Anat Berko began her career researching the phenomenon of suicide terrorism while still fulfilling her military career in Israel – a career that saw her rise to the rank of lieutenant colonel. The daughter of Iraqi Jews who escaped to Israel as refugees, she since has become one of the foremost experts on the subject, advising NATO, the U.S. State Department, the FBI, Israel's National Security Council, and others. As a result of her remarkable work, including courageous interviews with would-be terrorists and women who have aided suicide bombers, President Benjamin Netanyahu invited her to run on Likkud's ticket. She was elected to the Knesset in 2015.
The Smarter Bomb: Women and Children as Suicide Bombers is her second book, first published in 2012. She continues to share her knowledge and research through articles, consulting, and her work with various organizations worldwide.
Note: To read Abigail R. Esman's review of The Smarter Bomb, click here.
Abigail R. Esman: What inspired you to write this book?
Anat Berko: I started before the book, more than 20 years ago, with research for my dissertation, which was about the moral judgment of suicide bombers. If you remember in the 1990s there were a lot of suicide bombing attacks in Tel Aviv and Jerusalem – everywhere. It was like a hurricane of terror. So soon after that, I wrote Path to Paradise, which also included an interview with the founder of the Hamas organization. They called him the "spiritual leader," but I am sure that you know he was not just a spiritual leader – there is nothing like that, because this "spiritual leader" caused death and gave justification for murder and death. That's not spiritual. It's very, very physical.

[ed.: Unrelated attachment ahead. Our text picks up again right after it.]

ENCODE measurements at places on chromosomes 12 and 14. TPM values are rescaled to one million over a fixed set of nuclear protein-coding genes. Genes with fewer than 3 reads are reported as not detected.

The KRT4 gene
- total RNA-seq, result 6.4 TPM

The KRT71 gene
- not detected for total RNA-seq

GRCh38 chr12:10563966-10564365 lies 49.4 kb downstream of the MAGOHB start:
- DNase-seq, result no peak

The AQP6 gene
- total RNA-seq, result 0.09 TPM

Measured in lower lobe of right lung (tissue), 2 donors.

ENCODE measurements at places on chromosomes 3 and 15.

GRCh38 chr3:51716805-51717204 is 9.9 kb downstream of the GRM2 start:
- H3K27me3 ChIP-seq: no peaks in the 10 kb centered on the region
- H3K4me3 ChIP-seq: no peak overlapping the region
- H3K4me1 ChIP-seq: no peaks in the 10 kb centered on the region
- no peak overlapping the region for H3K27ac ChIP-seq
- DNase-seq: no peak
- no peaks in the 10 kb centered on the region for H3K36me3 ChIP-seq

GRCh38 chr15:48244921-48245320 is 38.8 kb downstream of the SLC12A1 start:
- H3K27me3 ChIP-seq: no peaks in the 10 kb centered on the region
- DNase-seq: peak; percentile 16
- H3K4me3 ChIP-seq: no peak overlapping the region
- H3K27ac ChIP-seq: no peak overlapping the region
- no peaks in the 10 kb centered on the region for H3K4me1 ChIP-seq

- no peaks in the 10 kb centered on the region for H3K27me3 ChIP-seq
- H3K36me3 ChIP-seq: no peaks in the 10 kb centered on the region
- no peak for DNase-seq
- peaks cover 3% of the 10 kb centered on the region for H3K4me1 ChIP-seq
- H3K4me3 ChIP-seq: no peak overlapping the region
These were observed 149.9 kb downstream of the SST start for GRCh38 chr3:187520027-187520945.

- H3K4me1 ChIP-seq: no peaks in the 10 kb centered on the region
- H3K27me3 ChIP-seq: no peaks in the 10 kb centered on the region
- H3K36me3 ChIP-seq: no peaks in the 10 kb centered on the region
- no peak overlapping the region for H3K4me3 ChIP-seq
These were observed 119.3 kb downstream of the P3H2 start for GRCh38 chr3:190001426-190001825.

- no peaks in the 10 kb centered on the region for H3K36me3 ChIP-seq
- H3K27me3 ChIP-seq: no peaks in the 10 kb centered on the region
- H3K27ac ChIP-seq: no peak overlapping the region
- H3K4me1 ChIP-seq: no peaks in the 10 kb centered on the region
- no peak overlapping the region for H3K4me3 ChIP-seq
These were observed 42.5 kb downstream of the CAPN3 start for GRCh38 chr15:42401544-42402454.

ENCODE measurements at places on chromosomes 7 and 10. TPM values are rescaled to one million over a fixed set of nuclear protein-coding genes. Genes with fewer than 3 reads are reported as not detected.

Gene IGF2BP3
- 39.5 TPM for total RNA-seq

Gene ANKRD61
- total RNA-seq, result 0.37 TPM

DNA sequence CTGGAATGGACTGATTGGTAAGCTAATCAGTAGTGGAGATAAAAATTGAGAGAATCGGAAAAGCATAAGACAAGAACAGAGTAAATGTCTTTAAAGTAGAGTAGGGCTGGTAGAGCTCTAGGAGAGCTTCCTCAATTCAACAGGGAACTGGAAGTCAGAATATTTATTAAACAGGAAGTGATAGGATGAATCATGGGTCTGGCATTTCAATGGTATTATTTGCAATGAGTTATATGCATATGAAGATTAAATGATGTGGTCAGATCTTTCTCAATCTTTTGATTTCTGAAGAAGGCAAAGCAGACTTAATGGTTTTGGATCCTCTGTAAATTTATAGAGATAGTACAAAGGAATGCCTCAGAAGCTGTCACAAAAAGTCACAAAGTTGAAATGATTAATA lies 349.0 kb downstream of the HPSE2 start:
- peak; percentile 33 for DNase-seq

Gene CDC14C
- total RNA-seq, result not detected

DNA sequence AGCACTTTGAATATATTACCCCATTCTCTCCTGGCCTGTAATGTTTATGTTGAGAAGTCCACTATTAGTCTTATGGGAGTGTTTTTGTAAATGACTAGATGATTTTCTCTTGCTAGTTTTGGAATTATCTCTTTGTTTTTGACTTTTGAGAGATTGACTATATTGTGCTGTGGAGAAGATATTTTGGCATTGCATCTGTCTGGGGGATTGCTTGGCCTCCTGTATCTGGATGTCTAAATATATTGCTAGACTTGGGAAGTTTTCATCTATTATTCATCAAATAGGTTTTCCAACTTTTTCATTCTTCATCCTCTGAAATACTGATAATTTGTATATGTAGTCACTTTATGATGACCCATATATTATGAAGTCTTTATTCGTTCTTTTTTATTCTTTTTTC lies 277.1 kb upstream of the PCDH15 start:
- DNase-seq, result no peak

And so after that I decided to deal with women and children because I felt that the next wave would be women. It had started already, but it was not yet a deep phenomenon. But I felt that the smarter bomb – the woman is the smarter bomb, she is more useful as a bomb, as a killer. And as you see right now, the she-bomber is very useful and very effective.
ARE: You dealt with these women as women, though, not as terrorists. When you read the book, there's a sense of you having real compassion for them.